MARKETS & INVESTING | Contributed Content, Singapore
Kim Iskyan

Why Singapore's shares could benefit from Trump – in 2019


If history is any guide, under US President Donald Trump, Singapore’s stock market won’t post returns worth writing home about… until 2019. But: given the unpredictability of Trump so far, history may not be prologue at all.

How US election cycles affect Singapore's stock market
In the past, when a candidate from the Republican party of the US (such as Donald Trump) has become the country’s president, Asia’s markets overall have performed well during the first year of the term, rising just over 15% on average. Returns for Singapore have been a lot less exciting, at less than 5%.

But the real fireworks have begun during the third year (which will be 2019) of a Republican president’s four-year term. During this year the MSCI Asia ex Japan Index has seen average returns of nearly 38%, whilst Hong Kong’s stock market has risen nearly 35%; Singapore, 28%; and Malaysia, 25%.

For our purposes here in the graph above, we break the election cycle down into four periods:
1. Post-election year: The first calendar year after the US presidential election. For the current cycle, it’s this year – 2017.
2. Midterm: The second year. This is 2018 in the current cycle.
3. Pre-election: Year 3 of the president’s term, which is also the year before the next election. This will be 2019 in the current cycle.
4. Election year: The fourth year of the president’s term, and the year in which elections are held. 2016 marked the election year in the previous cycle, and 2020 will be the current cycle’s election year.

However the sample size for the Asian market results is small. The indexes that we’re using – and Asia’s stock markets – haven’t been in existence for many four-year American presidential cycles. And broken down by the two major US political parties, the sample size is even smaller; for instance, the MSCI Asia ex Japan Index has only seen seven US presidential election cycles, covering three Republican presidents and four Democratic presidents.

The small number of data points means that historically unusual periods (like big stock market losses during the global economic crisis in 2008, or particularly strong years for the stock market) have a very big impact on average returns.

Why would American politics affect Singapore's stock market?
Only rarely does American foreign policy towards Asia – or Singapore in particular – have a direct impact on stock market performance in Asia. Far more important is the role of American politics on US market movements, and on global stock market sentiment – and therefore also on Asian markets.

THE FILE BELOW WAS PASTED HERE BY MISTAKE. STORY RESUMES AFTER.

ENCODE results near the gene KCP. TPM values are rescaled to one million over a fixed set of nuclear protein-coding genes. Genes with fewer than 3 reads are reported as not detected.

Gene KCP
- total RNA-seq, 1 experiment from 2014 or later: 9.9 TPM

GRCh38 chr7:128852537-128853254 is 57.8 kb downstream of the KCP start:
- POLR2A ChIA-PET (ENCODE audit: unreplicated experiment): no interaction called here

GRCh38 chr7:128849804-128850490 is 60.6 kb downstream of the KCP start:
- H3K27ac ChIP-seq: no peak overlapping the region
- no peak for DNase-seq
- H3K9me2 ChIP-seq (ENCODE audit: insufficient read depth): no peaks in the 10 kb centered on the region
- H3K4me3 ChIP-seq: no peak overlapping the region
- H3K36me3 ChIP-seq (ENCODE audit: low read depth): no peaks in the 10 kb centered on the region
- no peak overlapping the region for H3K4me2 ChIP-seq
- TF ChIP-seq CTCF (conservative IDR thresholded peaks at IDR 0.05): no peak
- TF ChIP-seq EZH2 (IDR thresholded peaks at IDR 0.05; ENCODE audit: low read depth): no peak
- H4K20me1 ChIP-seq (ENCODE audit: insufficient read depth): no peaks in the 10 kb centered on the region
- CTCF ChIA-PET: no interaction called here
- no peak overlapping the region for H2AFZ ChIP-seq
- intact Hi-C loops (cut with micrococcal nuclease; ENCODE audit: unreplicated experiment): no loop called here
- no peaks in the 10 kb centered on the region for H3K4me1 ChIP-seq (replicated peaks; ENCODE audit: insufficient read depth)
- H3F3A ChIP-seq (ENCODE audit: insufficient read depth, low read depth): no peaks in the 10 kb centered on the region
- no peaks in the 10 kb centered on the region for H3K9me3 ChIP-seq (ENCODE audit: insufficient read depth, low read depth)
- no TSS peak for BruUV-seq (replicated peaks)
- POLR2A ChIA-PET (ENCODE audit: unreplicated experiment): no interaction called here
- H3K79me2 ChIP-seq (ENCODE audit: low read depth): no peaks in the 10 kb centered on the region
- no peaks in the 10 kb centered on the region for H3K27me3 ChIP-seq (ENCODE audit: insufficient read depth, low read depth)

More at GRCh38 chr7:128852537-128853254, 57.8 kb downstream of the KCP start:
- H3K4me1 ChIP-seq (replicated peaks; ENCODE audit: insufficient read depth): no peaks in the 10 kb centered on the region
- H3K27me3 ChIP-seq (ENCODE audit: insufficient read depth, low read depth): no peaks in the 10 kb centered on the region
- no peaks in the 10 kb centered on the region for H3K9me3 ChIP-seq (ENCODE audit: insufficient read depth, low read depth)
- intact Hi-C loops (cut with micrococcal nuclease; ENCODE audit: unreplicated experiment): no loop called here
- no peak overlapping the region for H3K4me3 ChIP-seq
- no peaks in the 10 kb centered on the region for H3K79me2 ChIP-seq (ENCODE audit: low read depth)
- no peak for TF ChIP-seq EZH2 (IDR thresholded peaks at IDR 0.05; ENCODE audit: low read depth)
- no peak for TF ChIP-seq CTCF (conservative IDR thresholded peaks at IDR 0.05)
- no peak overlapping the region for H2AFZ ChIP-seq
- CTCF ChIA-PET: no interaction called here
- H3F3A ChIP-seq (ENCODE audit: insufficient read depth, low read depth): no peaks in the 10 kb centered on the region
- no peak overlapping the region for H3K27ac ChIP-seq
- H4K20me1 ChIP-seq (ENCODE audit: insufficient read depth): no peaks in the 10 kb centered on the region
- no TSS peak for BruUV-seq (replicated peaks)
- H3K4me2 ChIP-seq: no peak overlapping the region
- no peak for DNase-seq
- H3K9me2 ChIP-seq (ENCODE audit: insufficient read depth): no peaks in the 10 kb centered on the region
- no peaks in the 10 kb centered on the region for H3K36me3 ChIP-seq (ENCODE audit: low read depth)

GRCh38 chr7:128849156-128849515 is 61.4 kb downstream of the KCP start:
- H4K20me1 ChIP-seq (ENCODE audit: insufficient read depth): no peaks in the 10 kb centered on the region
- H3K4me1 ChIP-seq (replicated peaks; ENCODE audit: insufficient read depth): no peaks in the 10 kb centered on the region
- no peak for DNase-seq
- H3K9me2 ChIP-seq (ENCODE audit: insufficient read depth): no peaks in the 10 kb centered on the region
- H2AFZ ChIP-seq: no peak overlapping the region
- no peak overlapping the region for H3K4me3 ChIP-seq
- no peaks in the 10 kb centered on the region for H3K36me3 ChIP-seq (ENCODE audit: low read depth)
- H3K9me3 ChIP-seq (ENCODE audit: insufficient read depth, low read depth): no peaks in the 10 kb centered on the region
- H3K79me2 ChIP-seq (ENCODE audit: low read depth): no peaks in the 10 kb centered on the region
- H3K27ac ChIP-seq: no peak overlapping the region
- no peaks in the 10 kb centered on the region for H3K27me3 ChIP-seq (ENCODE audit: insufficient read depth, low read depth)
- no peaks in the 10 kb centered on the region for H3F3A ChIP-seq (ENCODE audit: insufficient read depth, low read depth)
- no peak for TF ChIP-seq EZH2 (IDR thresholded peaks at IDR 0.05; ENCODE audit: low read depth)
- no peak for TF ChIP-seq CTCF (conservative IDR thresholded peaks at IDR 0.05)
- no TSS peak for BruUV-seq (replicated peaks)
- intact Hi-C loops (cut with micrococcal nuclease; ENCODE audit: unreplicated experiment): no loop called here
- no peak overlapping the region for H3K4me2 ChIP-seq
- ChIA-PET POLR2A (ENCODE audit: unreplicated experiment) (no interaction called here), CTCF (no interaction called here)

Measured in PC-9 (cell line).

This may play out in a much larger way in smaller, less liquid markets in Asia (where a smaller absolute amount of funds invested or withdrawn can have a far greater impact than in bigger markets). So positive or negative sentiment in the US with respect to American policy, and presidents, might impact Asian markets more than others.

In recent months, Donald Trump’s statements and tweets have had a big impact on a range of US stocks and sectors. Earlier this month, for example, the market value of nine large US pharmaceutical companies lost almost US$25b in value after he criticised the industry press conference. And his opinions and anticipated policies regarding China – threatening to label it a currency manipulator, and launch a trade war with China – have also pressured Chinese, and Asian, share prices in recent months.

In light of Trump’s unorthodox policies and positions, stock market performance patterns may be completely different over the next four years from the past. So the solid returns posted by Singapore’s stock market during the third year of the terms US presidents from the Republican part may not come to pass this time around.

It doesn’t have to be that way for you, though. To learn more about how investors in Singapore can profit from a Trump presidency, click here.

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The views expressed in this column are the author's own and do not necessarily reflect this publication's view, and this article is not edited by Singapore Business Review. The author was not remunerated for this article.

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Kim Iskyan

Kim Iskyan

Kim Iskyan is the publisher of Stansberry Churchouse Research, a Hong Kong and Singapore-based independent investment research company, and the editor of Asia Wealth Investment Daily, a free daily e-letter with actionable insight about Asian investment, finance, and economics. He has nearly 25 years of experience as a stock analyst, hedge fund manager, political risk consultant, and financial commentator in emerging and frontier markets.

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